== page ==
Book 3: Against the Tide

Book 4: Dead on your Feet

Book 5: March 2018

Amazon Goodreads

 

 

I know good crime fiction when I see it and Brass in Pocket certainly is. Stephen Puleston’s writing has a certain realism that can only be explained by experience. After reading so many books you begin to recognize the author’s craft and things that make them unique.

The story is one thing; but how the story is altogether different from one person to the next. I consider this a kind of “brand” of storytelling which is almost synonymous with voice. I really like how Puleston tells his story.

 

 

 

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Did you think north Wales was a safe place?

Full of castles and glorious scenery?

Then think again.

 

 

 

BLOG TOUR BANNER - BRASS IN POCKET

 

 

 

 

 

Stephen Puelston

 

 

AUTHOR BIO:

I write mysteries and thrillers.

I have published the first novel in a series featuring Inspector Drake based in North Wales and also the first in a series with Inspector John Marco based in Cardiff. The first Drake mystery is called BRASS IN POCKET and the second WORSE THAN DEAD. The third, AGAINST THE TIDE and the fourth, DEAD ON YOUR FEET.

Before turning to crime fiction I had written three other unpublished novels and you can read about my writing and about Wales, one of the most beautiful countries in the world, on my website http://www.stephenpuleston.co.uk/

I was brought up on the Isle of Anglesey, off the North Wales coast and went to school in Holyhead. After a degree in Theology from London University I decided to train as a lawyer and returned to work in the practice run by my father on Anglesey. For many years I worked as a lawyer in a small practice representing clients in the criminal courts and doing divorce work all of which has given me valuable raw material for my novels.

I still live and work in North Wales where the Inspector Drake novels are set.

 

Connect with Stephen Puleston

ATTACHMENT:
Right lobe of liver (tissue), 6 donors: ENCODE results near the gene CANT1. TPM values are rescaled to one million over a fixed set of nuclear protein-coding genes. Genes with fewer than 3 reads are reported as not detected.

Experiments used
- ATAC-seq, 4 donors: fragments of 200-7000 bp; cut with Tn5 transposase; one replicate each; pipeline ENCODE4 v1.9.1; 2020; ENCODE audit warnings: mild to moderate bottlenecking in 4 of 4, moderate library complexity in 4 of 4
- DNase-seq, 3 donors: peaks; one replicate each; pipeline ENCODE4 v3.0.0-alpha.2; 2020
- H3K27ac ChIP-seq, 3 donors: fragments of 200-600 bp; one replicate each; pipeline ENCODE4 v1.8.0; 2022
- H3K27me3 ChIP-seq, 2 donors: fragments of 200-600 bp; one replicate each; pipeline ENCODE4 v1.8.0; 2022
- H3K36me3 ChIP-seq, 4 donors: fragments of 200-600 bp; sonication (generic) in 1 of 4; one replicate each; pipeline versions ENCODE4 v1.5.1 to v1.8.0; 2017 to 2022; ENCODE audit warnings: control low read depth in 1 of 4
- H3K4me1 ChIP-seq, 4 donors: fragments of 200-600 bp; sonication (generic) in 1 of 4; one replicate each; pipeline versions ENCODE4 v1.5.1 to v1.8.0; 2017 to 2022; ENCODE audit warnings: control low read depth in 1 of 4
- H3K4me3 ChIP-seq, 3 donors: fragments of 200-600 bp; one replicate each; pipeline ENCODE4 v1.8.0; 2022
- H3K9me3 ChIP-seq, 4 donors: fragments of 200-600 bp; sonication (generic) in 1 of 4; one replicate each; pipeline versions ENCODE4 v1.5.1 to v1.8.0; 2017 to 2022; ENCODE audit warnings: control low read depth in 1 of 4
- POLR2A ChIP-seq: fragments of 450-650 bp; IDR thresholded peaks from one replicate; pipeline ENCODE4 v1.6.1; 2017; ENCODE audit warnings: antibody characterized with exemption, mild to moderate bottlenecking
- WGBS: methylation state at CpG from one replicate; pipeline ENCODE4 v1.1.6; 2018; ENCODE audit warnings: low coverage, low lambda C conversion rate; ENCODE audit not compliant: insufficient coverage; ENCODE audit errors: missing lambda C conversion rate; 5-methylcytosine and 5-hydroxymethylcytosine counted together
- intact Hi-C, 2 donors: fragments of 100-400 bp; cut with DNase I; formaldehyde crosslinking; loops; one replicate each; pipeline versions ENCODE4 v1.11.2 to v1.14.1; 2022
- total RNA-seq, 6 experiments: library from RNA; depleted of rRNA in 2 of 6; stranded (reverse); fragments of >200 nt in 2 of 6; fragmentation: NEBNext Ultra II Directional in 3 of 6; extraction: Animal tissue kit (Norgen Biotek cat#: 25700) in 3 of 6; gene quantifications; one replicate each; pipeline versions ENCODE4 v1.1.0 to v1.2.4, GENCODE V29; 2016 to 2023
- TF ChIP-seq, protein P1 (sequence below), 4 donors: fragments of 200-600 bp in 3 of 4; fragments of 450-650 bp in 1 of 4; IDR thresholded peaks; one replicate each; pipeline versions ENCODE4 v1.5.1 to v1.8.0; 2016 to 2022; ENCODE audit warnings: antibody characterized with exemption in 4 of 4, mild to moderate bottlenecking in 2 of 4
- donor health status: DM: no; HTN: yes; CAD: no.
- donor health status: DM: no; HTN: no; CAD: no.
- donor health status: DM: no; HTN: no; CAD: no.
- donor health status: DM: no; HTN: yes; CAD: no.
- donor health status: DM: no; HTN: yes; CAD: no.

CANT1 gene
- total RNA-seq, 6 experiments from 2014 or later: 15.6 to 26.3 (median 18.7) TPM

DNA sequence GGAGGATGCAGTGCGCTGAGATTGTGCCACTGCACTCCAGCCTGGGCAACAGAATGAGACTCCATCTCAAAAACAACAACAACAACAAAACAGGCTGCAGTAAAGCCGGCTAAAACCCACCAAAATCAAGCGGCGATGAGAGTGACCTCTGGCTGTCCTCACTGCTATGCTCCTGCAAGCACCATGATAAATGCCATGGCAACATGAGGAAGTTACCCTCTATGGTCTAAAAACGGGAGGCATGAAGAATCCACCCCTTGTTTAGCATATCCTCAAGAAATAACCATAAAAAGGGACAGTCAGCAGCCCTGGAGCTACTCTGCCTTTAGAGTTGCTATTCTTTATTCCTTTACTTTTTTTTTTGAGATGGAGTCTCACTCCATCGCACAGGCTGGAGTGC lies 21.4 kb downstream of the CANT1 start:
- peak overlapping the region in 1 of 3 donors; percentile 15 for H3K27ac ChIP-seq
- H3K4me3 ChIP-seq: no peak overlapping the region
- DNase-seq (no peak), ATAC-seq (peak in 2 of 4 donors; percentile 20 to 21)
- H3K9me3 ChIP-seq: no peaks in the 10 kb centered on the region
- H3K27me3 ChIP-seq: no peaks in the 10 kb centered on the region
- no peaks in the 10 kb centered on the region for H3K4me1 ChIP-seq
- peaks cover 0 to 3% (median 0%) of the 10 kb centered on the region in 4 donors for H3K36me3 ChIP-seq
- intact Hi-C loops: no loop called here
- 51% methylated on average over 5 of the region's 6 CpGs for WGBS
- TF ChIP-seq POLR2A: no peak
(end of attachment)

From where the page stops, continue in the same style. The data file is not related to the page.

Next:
Website | Twitter | Facebook 

Blog Tour: Murder of the Bride by Faith Martin

 

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Amazon | Goodreads

 

 

Book description

 

MURDER OF THE BRIDE by Faith Martin

Looking for a brilliant best-selling murder mystery with a feisty female detective?

Then meet DI HILLARY GREENE, the police woman with a nose for the truth.

DI Hillary Greene is called out to attend a suspicious death at Three Oaks Farm in the picturesque village of Steeple Barton.

The large farmhouse is filled with music and revellers, but when she steps into the farm’s large cowshed, Hillary finds a dead bride. Dressed in a gorgeous and sumptuous white gown, the young, beautiful redhead had clearly been strangled.

But not everything is what it seems, and the victim turns out to be at the centre of a web of jealousy and intrigue in the close-knit village. Many of the villagers have a motive for murdering her but they’re not giving up their secrets easily.

Can Hillary discover the real reason for this brutal crime and cope with the spiralling revelations about her dead ex-husband?

This is a crime mystery full of well-observed characters, which will have you gripped from start to finish.

MURDER OF THE BRIDE is the third in a series of page-turning crime thrillers set in Oxfordshire. 

Perfect for fans of Agatha Christie, Colin Dexter, or Ruth Rendell.

 

 

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THE LOCATION
North west Oxfordshire is farming country, and parts of it belong to the Cotswolds area of outstanding natural beauty. Here the river Cherwell wanders through buttercup-strewn water meadows, where both sheep, horses and cattle graze. Spotted with woodlands, meandering narrow country lanes, and home to re-introduced soaring red kites, buzzards and other abundant wildlife, its thatched cottages and ancient farmhouses could be featured on any number of chocolate boxes. But don’t be totally fooled — it’s very much a working environment, and farmers are out in all seasons, tending their crops and livestock. And under the bucolic surface, dark secrets lurk.

 

 

Wooden arrow sign pointing destination OXFORDSHIRE, ENGLAND

 

 

THE DETECTIVES

DI Hillary Greene
An attractive woman in her forties, Hillary Greene is a police officer of many years’ experience, and came up through the ranks. Consequently, she knows how the system works, and is fiercely loyal to the force without being blinkered to its faults. She is a long-standing friend of her immediate superior officer, ‘Mellow’ Mallow and enjoys a rather enigmatic relationship with the steely Superintendent Marcus Donleavy. Popular with the rank and file for her no-nonsense attitude and competence.